Saturday, October 17, 2009

Chronic City by Jonathan Lethem

Chronic City by Jonathan Lethem is a typically glib Manhattan novel, rather like reading a neo-modernist Woody Allen movie with a dash of Spike Lee angst on top. The setting is oddly familiar, a contemporary time with details slightly skewed to suggest that we are in an alternate reality of what The City really is in our own day and time. On an objective level, this novel is technically good, the characters very interesting, and the narrative just quirky enough to keep it interesting. The dialogue and first person voice of Chase Insteadman are particularly powerful. There is a reason that Lethem has earned a solid seat among the literati. I have been meaning to read other novels by Lethem. He’s on my “long list” of to-be-read books that I will never finish because it is forever growing and this novel makes me want to bump those novels higher on my list, to explore his earlier writings so I can more fully appreciate his evolution as a writer. So why, given all of the above, am I only giving this novel a three star rating? Because I’ve read a novel like this before, an unpublished manuscript by a friend of mine who is brilliant and has written a similar story in poetic form that echoes thematically with Lethem but doesn’t have the need to hide behind unlikable and enigmatic characters. And because I’ve read a more minimalist and yet equally evocative version of this story nearly ten years ago, long before Lethem could have begun this very good novel, I can’t adore it with the same force as I would have otherwise. Not Lethem’s fault that I was graced with this other writer’s wonderful words but I truly wish my friend’s writing were out there for me to recommend over this novel because, although Chronic City is very good, my friend’s poetic narrative is better. Now if only he would get the darn thing published . . .

Wednesday, October 14, 2009

Autumn Casserole

This recipe is so good I had to share it. We found it in a low carb cookbook that has a lot of recipes that are, coincidentally, diabetes friendly. Autumn Casserole ¼ cup fat-free reduced-sodium chicken broth or water 2 cups sliced mushrooms 2 cups chopped stemmed and washed fresh spinach 1 cup diced red bell pepper 1 clove garlic, minced 1 cup cooked spaghetti squash 1/3 teaspoon salt ¼ teaspoon black pepper 1/8 teaspoon dried Italian seasoning 1/8 teaspoon red pepper flakes (optional) ¼ cup grated Parmesan cheese 1. Preheat over to 350F. Spray 1-quart casserole with non-stick cooking spray. 2. Heat chicken broth in medium saucepan. Add mushrooms, spinach, bell pepper, and garlic. Cook 10 minutes or until vegetables are tender, stirring frequently. Stir in squash. Add salt, black pepper, Italian seasoning and red pepper flakes, if desired. 3. Spoon into prepared casserole. Sprinkle with cheese. Bake 5 to 10 minutes or until cheese melts. Makes 6 servings Serving Size ½ cup Calories 37 Carbohydrate 4 g Calories from Fat 29% Total Fat 1 g Saturated Fat <1 g Cholesterol 3 mg Sodium 164 mg Dietary Fiber 1 g Protein 3 g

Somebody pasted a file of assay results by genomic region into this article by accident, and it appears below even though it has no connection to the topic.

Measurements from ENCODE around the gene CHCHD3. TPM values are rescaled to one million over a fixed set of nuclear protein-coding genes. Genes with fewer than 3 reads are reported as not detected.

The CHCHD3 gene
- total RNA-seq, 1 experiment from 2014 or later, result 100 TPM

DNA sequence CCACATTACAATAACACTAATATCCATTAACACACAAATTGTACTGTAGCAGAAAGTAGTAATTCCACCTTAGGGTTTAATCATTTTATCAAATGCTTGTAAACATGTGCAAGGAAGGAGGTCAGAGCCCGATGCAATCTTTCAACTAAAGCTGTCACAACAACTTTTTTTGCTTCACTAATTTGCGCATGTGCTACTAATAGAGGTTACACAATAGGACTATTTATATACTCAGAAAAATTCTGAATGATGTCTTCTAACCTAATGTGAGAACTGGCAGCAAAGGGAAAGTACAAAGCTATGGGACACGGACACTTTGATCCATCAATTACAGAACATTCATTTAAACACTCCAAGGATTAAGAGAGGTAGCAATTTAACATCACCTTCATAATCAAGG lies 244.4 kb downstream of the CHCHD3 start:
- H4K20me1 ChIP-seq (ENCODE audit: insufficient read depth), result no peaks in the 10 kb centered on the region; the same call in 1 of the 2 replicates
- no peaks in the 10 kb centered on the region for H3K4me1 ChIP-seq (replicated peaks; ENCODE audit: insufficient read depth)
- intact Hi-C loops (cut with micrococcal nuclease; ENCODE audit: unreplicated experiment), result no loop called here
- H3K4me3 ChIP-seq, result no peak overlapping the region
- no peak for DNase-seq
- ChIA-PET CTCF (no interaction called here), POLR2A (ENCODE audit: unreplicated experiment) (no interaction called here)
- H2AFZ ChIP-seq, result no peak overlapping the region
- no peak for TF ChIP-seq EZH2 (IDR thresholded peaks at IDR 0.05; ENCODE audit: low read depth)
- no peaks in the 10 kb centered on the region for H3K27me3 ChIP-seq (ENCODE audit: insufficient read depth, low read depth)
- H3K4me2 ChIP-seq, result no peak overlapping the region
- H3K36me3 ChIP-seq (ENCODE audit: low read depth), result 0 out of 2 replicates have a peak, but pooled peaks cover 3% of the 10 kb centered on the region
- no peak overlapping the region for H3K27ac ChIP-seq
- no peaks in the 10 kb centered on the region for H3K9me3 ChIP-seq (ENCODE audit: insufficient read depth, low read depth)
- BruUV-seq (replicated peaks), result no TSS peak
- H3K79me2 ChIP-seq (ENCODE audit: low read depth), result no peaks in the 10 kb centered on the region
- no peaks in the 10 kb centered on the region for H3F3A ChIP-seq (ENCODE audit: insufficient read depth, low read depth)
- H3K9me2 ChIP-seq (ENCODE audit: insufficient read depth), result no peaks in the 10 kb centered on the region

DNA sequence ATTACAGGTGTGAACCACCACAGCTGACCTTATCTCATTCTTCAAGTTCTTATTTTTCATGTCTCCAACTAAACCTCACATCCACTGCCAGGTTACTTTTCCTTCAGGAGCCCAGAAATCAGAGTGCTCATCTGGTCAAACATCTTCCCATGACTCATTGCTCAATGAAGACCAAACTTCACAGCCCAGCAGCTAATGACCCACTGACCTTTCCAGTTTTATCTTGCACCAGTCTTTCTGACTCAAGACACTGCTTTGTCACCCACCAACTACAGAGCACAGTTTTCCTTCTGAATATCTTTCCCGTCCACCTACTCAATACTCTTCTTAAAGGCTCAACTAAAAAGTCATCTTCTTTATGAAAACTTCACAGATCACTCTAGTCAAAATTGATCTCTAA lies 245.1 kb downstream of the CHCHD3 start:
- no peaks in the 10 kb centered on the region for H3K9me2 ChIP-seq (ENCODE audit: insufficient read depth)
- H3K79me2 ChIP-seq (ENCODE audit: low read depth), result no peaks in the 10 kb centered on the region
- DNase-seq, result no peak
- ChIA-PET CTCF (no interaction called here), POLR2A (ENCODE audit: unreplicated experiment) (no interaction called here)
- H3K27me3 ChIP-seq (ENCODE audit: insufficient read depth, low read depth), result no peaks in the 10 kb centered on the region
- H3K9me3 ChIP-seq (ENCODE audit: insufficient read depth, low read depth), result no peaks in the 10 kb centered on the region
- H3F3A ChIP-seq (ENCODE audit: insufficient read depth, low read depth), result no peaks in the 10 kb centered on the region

Sunday, October 11, 2009

Commit-to-Sit Challenge Set Aside

As I approach my third anniversary, I am finally learning the rhythms of the vertigo. Autumn is a time of regression where I begin losing my balance more often, struggle with my morning yoga practice, etc. Last week I began feeling nauseous and was unable to do the evening meditation that is part of the Commit-to-Sit challenge. By the end of the week, I was unable to tolerate the afternoon meditative walk (or tai chi, which I also tried to do on alternating days). I am going to put the challenge aside for now. I will continue doing the morning yoga and meditation but, for now, trying to do more meditating in the evening is too challenging for me and I need to honor my body, listen to its needs, and not constantly push myself.